Part I of this article, which appeared in the March 2008 issue of The Metropolitan Corporate Counsel, discussed the antifraud and the risk allocation paradigms for dealing with disclosure obligations and liability disclosure, summarized below. Please visit www.metro-corpcounsel.com to view Part I.
The Trend In Disclosure Obligations
The move to the Risk Allocation Paradigm puts added pressure on a Buyer's due diligence efforts, for unless it discovers an issue in due diligence it cannot negotiate to allocate the risk in the Risk Allocation Paradigm. The problem for Buyers, however, is that recent court decisions have tended to follow the Risk Allocation Paradigm for Disclosure Obligations as well.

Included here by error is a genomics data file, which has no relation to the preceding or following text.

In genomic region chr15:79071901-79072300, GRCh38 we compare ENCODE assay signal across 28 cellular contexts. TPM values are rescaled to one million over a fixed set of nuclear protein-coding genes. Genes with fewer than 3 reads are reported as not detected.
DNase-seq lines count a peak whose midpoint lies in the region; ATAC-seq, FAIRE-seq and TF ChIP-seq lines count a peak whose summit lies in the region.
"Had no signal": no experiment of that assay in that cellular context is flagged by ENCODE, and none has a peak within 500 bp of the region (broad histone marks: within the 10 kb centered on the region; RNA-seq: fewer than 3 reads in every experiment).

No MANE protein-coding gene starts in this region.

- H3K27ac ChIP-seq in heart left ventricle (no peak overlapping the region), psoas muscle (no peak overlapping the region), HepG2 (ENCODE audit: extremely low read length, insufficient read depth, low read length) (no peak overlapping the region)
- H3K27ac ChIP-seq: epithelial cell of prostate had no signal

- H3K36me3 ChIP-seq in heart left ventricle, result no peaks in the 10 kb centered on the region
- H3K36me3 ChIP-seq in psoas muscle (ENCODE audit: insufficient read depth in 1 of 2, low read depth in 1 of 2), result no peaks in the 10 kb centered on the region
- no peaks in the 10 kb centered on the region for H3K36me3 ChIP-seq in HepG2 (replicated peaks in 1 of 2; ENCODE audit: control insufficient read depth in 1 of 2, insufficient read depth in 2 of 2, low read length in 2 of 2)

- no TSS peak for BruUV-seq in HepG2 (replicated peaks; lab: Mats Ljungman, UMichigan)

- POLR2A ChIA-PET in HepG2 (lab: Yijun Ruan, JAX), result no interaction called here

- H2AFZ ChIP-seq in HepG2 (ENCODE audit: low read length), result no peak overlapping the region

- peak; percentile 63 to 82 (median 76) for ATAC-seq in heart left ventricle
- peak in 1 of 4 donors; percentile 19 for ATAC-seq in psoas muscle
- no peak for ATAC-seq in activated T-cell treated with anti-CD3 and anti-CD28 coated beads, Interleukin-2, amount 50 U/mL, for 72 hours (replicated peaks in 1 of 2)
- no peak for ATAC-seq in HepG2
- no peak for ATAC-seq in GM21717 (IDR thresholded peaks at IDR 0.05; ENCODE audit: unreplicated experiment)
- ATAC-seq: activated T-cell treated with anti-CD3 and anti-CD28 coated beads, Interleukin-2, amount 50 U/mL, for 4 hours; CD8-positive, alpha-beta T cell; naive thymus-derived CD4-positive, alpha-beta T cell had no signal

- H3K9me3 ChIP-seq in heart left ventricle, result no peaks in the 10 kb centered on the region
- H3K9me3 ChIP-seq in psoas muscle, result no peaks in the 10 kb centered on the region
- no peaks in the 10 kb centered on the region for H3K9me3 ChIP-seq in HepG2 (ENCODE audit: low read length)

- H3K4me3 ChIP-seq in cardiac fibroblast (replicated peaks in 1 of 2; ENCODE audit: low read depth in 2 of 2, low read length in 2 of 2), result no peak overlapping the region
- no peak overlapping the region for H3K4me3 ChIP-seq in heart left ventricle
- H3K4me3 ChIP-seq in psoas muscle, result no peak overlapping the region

Seller must disclose all information that is material to the business.
Seller is liable if business diligence is false or misleading.Seller has no liability for matters disclosed in business diligence.
Risk Allocation Paradigm
Seller has to disclose only that information requested by Buyer.
Seller has liability only for those things specifically enumerated in the Acquisition Agreement and only to the extent provided in the Acquisition Agreement.